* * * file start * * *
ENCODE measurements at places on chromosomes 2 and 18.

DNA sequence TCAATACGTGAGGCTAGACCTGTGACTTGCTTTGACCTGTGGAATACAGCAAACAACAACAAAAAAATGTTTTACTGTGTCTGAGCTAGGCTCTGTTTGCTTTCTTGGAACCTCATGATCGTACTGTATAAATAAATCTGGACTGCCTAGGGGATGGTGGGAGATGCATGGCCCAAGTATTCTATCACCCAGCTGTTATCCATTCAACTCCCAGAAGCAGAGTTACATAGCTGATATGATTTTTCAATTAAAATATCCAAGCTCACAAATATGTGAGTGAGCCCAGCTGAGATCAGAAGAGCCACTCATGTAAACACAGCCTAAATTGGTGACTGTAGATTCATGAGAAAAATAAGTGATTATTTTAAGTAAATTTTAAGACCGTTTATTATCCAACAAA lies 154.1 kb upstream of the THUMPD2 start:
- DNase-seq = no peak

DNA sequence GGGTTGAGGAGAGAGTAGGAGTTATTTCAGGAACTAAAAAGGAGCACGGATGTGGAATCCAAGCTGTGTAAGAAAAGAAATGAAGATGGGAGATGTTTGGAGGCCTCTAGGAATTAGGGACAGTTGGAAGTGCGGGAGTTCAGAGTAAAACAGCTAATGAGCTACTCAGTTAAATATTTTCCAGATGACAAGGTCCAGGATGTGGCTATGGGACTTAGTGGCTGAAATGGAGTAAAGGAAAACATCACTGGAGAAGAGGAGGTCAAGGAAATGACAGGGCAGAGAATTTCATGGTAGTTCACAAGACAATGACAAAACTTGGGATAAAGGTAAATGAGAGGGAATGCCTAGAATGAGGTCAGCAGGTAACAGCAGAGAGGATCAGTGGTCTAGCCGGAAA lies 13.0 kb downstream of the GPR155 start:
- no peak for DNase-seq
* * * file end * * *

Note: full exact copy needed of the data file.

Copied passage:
ENCODE measurements at places on chromosomes 2 and 18.

DNA sequence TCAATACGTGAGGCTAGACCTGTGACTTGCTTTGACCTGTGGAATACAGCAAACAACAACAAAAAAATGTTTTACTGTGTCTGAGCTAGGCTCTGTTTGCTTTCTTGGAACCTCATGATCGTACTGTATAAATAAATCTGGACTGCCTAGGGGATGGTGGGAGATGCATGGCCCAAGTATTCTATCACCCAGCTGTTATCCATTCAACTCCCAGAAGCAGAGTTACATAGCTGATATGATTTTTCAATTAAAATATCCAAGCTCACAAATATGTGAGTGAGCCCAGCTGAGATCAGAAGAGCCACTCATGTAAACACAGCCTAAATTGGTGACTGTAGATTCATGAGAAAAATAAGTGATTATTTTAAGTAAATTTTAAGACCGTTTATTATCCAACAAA lies 154.1 kb upstream of the THUMPD2 start:
- DNase-seq = no peak

DNA sequence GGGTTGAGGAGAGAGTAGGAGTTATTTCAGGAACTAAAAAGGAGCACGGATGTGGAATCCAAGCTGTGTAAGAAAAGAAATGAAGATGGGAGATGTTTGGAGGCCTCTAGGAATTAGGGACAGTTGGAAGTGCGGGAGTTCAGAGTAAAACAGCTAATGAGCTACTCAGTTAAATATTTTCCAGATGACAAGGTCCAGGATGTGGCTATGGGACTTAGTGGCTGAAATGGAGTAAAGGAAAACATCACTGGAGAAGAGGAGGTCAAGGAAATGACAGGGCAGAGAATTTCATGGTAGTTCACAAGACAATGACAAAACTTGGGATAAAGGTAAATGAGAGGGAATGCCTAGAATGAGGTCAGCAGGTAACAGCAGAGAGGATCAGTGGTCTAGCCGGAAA lies 13.0 kb downstream of the GPR155 start:
- no peak for DNase-seq